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Leaders of France’s right-wing National Front (FN) party, long dismissed as dangerous extremists, may finally be realizing their dream of becoming a major force in national politics.
Marine Le Pen, the FN presidential candidate and daughter of the party’s founder, drew 18 percent in the first round of voting on April 22. That wasn’t enough to advance her to the second voting round on May 6, but the surprising breadth of her support poses challenges for both President Nicolas Sarkozy and his Socialist opponent, François Hollande.
Le Pen has appealed to voters’ anger over a stagnant economy and their fears about crime and immigration. Unhappiness was directed as much against the Socialists as against Sarkozy’s conservative Union for a Popular Movement (UMP).
“I used to be a Socialist,” says Jean-Marc Rouvière, a police officer and labor-union activist in the Ardèche region in southeastern France, who supported Le Pen. Rouvière faults Sarkozy’s stewardship of the economy: “Look at Greece and Spain,” he says. “We’re rapidly following them.” He also says the Socialists are too soft on crime and immigration policy. “We, the police, see this every day,” he says.
Rouvière says he’ll abstain from voting in the second round; polls taken in the past few days indicate that from 21 percent to 23 percent of Le Pen voters will do likewise. The same polls show that no more than 57 percent of Le Pen voters will support Sarkozy, while as many as 27 percent will back Hollande. Le Pen has said she won’t tell her supporters how they should vote.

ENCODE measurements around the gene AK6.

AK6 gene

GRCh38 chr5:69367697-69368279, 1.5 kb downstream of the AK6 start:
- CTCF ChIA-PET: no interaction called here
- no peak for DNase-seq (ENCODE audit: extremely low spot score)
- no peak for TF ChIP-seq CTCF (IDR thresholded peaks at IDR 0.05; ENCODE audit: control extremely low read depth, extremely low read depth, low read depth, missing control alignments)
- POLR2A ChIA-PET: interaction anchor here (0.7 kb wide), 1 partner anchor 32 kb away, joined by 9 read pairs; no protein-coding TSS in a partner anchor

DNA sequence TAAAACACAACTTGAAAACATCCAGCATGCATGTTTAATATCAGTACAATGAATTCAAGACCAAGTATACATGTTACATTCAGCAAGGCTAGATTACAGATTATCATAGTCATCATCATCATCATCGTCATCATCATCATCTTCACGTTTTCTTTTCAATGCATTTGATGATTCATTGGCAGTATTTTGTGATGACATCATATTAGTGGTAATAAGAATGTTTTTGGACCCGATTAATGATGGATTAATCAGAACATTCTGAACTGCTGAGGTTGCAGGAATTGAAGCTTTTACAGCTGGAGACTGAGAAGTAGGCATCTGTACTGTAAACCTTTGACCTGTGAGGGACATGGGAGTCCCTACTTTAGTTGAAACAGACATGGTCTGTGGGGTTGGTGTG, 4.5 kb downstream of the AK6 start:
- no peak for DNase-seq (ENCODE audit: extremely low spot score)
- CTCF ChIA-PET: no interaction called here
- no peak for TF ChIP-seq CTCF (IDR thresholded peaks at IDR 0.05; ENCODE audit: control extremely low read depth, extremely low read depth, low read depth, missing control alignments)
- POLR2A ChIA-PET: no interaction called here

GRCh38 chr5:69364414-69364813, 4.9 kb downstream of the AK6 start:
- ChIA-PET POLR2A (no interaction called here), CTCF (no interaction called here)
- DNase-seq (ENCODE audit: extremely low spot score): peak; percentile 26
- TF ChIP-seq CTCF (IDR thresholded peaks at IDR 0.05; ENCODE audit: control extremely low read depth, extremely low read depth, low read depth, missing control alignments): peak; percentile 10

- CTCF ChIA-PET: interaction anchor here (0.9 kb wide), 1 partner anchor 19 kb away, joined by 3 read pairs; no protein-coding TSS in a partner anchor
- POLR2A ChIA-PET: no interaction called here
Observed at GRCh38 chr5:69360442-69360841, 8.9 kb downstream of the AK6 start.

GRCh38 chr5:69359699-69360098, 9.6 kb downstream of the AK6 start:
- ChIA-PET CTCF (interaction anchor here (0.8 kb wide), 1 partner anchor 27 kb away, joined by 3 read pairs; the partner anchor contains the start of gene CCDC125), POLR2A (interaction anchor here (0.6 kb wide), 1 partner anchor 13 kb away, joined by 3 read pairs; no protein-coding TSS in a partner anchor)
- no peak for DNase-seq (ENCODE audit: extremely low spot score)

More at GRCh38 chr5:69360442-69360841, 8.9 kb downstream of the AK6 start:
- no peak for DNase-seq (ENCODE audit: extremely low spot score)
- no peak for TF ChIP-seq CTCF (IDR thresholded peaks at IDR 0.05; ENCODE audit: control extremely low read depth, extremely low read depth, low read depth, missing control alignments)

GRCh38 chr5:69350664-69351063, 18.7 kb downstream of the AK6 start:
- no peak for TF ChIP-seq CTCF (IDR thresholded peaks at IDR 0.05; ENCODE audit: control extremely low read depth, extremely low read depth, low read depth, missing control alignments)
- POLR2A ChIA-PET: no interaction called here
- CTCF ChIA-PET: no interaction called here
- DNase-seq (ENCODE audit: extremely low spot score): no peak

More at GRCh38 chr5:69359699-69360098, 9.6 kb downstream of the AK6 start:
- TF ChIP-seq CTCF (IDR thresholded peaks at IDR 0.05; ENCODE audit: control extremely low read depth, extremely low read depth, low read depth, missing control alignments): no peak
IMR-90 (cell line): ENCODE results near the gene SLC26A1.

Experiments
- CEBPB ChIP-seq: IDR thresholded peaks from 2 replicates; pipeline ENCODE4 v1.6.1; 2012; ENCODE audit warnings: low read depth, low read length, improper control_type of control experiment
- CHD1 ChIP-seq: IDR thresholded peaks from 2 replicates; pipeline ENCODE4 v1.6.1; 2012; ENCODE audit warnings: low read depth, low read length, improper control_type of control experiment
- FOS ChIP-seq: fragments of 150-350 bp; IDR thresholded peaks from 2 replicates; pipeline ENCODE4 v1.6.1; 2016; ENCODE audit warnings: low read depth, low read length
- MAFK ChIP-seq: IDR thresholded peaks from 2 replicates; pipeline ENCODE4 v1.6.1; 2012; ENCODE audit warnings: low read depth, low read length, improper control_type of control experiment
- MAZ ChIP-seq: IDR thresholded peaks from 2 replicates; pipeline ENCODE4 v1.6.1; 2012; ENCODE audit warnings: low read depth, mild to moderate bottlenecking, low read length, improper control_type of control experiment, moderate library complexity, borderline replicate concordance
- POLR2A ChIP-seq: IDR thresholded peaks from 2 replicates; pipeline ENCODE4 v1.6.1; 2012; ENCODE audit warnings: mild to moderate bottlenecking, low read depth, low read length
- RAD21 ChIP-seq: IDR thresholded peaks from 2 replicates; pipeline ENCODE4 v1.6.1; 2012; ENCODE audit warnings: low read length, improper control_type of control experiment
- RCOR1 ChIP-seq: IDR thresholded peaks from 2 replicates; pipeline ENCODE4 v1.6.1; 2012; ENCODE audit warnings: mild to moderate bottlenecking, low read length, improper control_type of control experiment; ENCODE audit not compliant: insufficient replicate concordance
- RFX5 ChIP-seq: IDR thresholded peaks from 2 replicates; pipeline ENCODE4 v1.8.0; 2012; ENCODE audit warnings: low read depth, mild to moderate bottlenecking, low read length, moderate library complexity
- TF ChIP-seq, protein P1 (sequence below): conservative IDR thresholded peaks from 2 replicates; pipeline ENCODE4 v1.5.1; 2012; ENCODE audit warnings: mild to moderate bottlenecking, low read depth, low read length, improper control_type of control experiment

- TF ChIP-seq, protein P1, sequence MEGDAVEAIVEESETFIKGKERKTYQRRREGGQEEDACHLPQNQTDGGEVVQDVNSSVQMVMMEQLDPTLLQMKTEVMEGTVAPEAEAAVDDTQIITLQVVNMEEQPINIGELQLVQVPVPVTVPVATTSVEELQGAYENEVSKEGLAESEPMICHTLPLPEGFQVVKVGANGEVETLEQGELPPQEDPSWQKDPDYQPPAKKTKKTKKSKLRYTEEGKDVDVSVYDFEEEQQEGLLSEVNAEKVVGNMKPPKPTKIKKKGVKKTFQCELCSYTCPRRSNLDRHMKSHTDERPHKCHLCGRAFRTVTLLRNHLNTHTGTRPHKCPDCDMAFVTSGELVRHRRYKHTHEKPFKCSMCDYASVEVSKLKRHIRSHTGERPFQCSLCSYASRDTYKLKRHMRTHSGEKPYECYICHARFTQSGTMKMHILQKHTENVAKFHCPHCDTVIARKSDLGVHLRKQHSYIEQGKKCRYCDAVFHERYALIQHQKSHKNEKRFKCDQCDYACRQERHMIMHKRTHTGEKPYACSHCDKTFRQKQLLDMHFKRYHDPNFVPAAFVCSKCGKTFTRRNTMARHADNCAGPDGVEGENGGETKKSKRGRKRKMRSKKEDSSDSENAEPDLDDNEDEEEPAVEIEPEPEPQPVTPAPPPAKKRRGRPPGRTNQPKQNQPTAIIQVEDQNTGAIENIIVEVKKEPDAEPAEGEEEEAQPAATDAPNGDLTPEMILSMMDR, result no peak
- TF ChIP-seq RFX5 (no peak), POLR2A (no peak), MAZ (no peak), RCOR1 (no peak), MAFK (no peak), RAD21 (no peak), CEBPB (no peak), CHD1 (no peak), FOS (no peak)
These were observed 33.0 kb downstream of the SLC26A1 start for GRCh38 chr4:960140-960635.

Sarkozy, who placed second behind Hollande in the first round, needs a strong majority of Le Pen voters to back him if he is to win the second round. He wasted no time in reaching out to them. “I see [their] vote as a cry of suffering, as an expression of rebellion,” he said on Monday. The problem is that many in Sarkozy’s own party—as well as backers of the moderate François Bayrou whom he is also trying to woo—view the FN with alarm.
One of their biggest fears is that a resurgent FN will cripple the UMP’s chances in legislative elections on June 10 and 17. The FN currently holds no seats in Parliament and isn’t likely to win many. “But they are going to create problems everywhere” by draining away support from conservative UMP candidates and allowing Socialists to win more seats, says Nonna Mayer, a researcher at the Institute of Political Studies in Paris, known as Sciences Po. Some FN leaders have said openly that they plan to vote for Hollande in hopes of crippling the UMP, opening the way for their party to become the dominant voice on the French right.
Le Pen’s appeal also presents problems for the Socialists. Hollande has attributed the FN’s strong showing to public unhappiness over austerity measures. That seems unlikely, since France so far has implemented few spending cuts. Rather, Le Pen picked up support primarily in regions particularly hard-hit by economic stagnation and high unemployment. Many of these areas are traditionally Socialist.
Indeed, Le Pen seems to be chipping away at the Socialist base. An April 22 poll by the CSA survey group showed that her supporters were heavily working-class, whereas Hollande’s were split evenly among professionals, blue-collar workers, and retirees. Le Pen, a single mother with a softer, more telegenic style than that of her father, Jean-Marie Le Pen, also drew support from an estimated 27 percent of working-class women. That’s a big contrast with past elections, when FN support was overwhelmingly male.
The vote for Marine Le Pen “was not simply a protest,” researcher Mayer says. “These voters absolutely support her ideas.” Those ideas include not only the FN’s longstanding call to restrict immigration, but also conservative positions on social issues, Mayer says. Some 70 percent of Le Pen supporters, for example, favor restoring the death penalty in France, compared with only 30 percent among all voters nationwide.
Le Pen may have lost the election, but Sarkozy and Hollande can’t afford to ignore her.